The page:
An Overview Of Console Esports - Nintendo

Industry Guest Post: Jonathan Pan is an Esports Instructor at the University of California, Irvine. He has over 13 years of experience in management, strategy, or business development roles across companies small and large. After serving as a Product Manager at Riot Games, he co-founded and served as CEO of Ember, an esports team. He has also delivered one of the most viewed TEDx talks on esports. 


It seems like records are being broken every other day in esports and streaming. The International 2017 had a record $24.8 million dollars in prize pool. The ELEAGUE Major broke the peak concurrent users record on Twitch two years in a row, with a peak of 1.13 million users watching the final match. Most recently, the Ninja — Drake stream has brought all of these topics into the attention of mainstream media.

All of this record-breaking is happening with PC games and console makers — Nintendo, Sony, and Microsoft — are looking to get a piece of the action too, each pursing a distinct strategy. Before we dive into each company’s strategy, we should take a look at what mobile esports has tried to do and is trying to do. It is arguable that mobile esports is the first non-PC platform to explore what esports means for their platform.

When I say mobile esports, I’m focusing on the big three — VaingloryClash Royale, and most recently Arena of Valor (the Western adaptation of Honor of Kings). Collectively, they’ve tried everything: pay esports teams to get involved, created leagues, hosted tournaments, created esports broadcasts, and more. Yet none of these efforts have gained as much traction as PC esports has.

And that’s okay, because the industry has yet to define what a successful “mobile esports” looks like. While I don’t have a definition, I offer the opinion that mobile esports is more suited as a participatory esport rather than a spectator esport. And as a participatory esport, mobile esports may be doing quite well. But it’ll probably never eclipse PC esports as a spectator esport.

Therefore, the biggest lesson learned that console esports can learn from mobile esports is to define it’s own success criteria.

 

STRATEGIC FRAMEWORK

Looking from the outside in, Nintendo, Sony, and Microsoft’s esports strategies seem to focus on one to three of these areas: first-party/exclusive games, input devices, and platform services.

  1. Creating an esport requires esports potential, financial investment, developer buy-in, and most importantly, community buy-in. In total, it’s a big commitment and only makes sense for first-party and exclusive third-party games where the publisher has influence or control over these inputs.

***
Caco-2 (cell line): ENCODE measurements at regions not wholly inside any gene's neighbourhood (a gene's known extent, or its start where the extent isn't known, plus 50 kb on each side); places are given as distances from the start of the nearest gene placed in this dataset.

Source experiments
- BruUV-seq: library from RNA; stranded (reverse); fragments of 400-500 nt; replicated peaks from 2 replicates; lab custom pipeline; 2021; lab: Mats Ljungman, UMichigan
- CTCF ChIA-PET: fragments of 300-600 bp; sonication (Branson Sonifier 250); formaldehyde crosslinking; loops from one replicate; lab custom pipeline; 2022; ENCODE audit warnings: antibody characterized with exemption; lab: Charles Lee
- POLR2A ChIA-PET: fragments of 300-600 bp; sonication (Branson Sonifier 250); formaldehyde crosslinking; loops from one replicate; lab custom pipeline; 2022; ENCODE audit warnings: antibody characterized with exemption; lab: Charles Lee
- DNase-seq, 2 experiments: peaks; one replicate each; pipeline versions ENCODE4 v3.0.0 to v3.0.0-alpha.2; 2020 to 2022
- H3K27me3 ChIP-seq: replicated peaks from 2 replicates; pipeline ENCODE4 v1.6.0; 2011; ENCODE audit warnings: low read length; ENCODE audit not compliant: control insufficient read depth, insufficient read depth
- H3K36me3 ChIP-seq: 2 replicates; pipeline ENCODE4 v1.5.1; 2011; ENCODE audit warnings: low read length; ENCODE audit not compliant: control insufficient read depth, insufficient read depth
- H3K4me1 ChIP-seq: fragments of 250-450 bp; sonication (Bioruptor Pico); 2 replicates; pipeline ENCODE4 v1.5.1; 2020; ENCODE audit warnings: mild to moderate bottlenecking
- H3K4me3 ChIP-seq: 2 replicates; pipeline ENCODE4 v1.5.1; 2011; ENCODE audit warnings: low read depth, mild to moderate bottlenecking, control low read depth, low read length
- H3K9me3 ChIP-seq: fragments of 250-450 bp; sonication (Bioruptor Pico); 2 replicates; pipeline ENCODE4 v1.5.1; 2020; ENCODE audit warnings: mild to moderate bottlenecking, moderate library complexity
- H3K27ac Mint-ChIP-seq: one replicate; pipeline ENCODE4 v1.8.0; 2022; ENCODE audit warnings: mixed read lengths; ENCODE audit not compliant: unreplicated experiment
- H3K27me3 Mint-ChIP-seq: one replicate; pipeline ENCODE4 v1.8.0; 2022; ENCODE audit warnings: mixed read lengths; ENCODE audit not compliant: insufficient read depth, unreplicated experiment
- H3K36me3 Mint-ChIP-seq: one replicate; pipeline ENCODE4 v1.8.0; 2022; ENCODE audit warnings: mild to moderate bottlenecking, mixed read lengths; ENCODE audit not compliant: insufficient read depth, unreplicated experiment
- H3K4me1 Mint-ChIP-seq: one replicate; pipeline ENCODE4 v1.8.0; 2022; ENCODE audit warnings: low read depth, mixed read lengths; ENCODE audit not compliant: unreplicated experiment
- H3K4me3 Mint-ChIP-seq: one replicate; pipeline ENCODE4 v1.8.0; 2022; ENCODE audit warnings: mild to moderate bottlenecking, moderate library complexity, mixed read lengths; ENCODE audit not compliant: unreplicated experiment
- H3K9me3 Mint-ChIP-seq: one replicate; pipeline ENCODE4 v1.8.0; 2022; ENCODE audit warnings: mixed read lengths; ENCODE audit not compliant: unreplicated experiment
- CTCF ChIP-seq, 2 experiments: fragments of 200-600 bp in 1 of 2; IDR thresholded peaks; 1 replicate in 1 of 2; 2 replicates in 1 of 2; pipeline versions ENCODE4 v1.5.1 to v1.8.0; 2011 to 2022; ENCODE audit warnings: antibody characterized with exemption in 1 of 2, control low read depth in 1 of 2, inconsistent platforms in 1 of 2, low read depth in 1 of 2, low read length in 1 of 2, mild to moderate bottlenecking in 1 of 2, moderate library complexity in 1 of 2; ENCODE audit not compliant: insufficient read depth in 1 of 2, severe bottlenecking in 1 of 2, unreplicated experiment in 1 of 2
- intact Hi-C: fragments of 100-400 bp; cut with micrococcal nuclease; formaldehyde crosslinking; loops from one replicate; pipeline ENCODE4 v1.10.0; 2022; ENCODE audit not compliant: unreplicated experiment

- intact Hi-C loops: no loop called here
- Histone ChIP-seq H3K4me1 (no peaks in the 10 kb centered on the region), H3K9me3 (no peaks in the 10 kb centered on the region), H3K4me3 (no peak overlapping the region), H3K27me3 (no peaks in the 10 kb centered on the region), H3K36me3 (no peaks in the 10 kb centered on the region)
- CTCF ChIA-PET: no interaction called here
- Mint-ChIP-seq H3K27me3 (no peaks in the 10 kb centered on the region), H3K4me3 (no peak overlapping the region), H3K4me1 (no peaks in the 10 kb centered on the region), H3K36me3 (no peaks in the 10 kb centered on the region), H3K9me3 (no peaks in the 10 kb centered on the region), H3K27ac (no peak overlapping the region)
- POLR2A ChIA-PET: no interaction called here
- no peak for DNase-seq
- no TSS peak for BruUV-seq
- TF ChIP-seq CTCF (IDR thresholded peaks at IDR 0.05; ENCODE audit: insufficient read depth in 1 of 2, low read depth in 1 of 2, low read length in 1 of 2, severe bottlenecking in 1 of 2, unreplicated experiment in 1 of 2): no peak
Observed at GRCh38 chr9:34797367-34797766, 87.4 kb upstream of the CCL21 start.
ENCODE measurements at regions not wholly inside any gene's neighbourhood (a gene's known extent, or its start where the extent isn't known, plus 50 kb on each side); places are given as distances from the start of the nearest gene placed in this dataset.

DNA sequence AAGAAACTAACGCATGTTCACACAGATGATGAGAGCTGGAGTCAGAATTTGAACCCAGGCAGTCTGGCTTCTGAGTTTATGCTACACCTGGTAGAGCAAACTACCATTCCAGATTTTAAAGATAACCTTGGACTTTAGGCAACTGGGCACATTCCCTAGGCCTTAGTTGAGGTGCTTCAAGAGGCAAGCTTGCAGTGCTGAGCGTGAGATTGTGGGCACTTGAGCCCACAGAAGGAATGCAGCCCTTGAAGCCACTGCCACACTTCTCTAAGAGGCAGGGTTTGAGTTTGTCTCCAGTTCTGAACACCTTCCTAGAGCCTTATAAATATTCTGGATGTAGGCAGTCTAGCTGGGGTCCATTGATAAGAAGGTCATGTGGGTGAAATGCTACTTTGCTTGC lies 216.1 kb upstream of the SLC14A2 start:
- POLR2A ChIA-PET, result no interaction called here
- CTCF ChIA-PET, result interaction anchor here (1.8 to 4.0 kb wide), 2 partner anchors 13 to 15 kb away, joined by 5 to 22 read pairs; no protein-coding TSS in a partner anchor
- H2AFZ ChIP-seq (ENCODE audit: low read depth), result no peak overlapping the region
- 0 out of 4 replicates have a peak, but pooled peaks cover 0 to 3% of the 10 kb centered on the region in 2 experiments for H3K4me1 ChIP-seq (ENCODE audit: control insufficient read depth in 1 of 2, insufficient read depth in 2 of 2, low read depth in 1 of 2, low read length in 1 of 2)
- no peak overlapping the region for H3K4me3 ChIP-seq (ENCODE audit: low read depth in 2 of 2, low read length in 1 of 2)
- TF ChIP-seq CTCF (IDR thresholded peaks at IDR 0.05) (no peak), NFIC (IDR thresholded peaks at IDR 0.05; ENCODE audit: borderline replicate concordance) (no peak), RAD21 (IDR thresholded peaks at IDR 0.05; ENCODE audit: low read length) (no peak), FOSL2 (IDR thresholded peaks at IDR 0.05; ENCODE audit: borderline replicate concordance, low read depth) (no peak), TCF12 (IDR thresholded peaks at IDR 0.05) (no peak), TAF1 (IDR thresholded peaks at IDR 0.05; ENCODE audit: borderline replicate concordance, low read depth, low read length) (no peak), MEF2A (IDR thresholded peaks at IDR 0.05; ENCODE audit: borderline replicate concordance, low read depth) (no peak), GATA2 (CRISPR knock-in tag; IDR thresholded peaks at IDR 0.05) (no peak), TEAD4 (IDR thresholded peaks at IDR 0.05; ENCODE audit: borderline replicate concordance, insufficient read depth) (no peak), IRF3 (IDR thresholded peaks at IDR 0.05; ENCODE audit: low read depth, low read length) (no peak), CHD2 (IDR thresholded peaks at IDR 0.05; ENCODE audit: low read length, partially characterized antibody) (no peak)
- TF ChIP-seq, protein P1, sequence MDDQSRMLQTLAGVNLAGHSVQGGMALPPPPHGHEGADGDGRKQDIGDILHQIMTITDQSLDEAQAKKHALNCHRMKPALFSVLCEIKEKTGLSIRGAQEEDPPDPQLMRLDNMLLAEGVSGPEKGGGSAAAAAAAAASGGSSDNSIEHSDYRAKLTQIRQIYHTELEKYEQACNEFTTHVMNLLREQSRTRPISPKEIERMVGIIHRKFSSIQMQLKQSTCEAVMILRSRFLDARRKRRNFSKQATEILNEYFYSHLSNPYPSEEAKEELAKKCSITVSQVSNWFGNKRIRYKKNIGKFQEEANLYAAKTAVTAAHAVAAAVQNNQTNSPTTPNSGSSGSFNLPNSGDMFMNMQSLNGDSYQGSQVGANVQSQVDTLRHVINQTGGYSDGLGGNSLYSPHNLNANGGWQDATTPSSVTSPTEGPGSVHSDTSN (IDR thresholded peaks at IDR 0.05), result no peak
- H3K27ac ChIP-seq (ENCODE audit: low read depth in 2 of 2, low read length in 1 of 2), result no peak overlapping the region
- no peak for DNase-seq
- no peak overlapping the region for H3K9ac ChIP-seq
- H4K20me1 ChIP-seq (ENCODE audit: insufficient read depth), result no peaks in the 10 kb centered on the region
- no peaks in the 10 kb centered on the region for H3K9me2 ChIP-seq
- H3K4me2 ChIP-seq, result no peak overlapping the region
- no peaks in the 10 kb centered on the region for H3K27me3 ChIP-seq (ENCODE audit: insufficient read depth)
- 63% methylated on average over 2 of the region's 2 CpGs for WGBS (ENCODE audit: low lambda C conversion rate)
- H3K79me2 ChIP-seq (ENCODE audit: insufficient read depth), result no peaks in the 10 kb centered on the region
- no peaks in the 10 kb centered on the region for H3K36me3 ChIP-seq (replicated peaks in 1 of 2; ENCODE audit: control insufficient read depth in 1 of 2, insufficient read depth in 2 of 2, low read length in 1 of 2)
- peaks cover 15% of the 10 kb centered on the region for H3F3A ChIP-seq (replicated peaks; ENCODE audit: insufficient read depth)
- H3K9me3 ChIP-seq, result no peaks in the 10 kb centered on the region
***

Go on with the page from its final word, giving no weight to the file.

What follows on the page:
2. Another lesson learned from mobile esports is that input devices matter. High-level and professional players of mobile games use keyboard and mouse when available because it offers more precision and complexity than the touch screen. We’ve seen this in the past with Vainglory and more recently with mobile PUBG. That’s also why arcade sticks are used by most professional fighting game players.
  3. Platform services make participating and watching tournaments easier. Tournament participation has demonstrated increased retention and monetization for some companies. For example, players in World of Tanks who participate in esports tournaments have 3x longer lifespan and 3.5x higher spending. Meanwhile, gamers watching esports on consoles can help console makers prove the case that watching esports can lead to increased engagement.

 

NINTENDO

Nintendo has taken an about face on esports. After years of actively suppressing the Super Smash Bros competitive community, most notably at Evo 2013, Nintendo recently announced hosting the first official Super Smash Bros tournament and the first Splatoon 2 World Championship tournament at E3 2018.

Nintendo’s esports strategy appears to be focused on growing their two first-party games, Smash and Splatoon 2, on the Switch. Smash already had a vibrant competitive community before Nintendo’s official involvement. If Smash represents Nintendo’s past, Splatoon 2 represents Nintendo’s future. The team-based, family-friendly, third-person shooter has a burgeoning competitive community with professional and amateur teams. The Switch trailer in October 2016 ends with two teams playing Splatoon 2 in front of a huge live audience.

The Switch is interesting as it seems to straddle the unique space between console and portable. If you recall the participatory esports distinction I made earlier, the Switch definitely enables participation as you can bring it to tournaments — enabling larger brackets. There’s much more friction in bringing a PS4 or Xbox One and their accessories around. Outside of being a unique input device, the Switch has been a major commercial success. Nintendo has sold 14.86 million units of the Switch in 2017 with 52.57 million units of software sold alongside the system. It broke the U.S. record for the fastest selling console ever, with 4.8 million units sold in just 10 months.

 

Tomorrow will continue with Sony's esports strategy.

Exclusive: Underworld eSports Raises $10M From Grizzlies Kaplan, Survivor's Dr. Zahalsky

EXCLUSIVE: UNDERWORLD ESPORTS RAISES $10M FROM GRIZZLIES KAPLAN, SURVIVOR'S DR. ZAHALSKY

Underworld eSports Raises $10M From Grizzlie's Kaplan, Survivor's Dr. Zahalsky (Photo: The Next Level)

Underworld eSports Raises $10M From Grizzlie's Kaplan, Survivor's Dr. Zahalsky (Photo: The Next Level)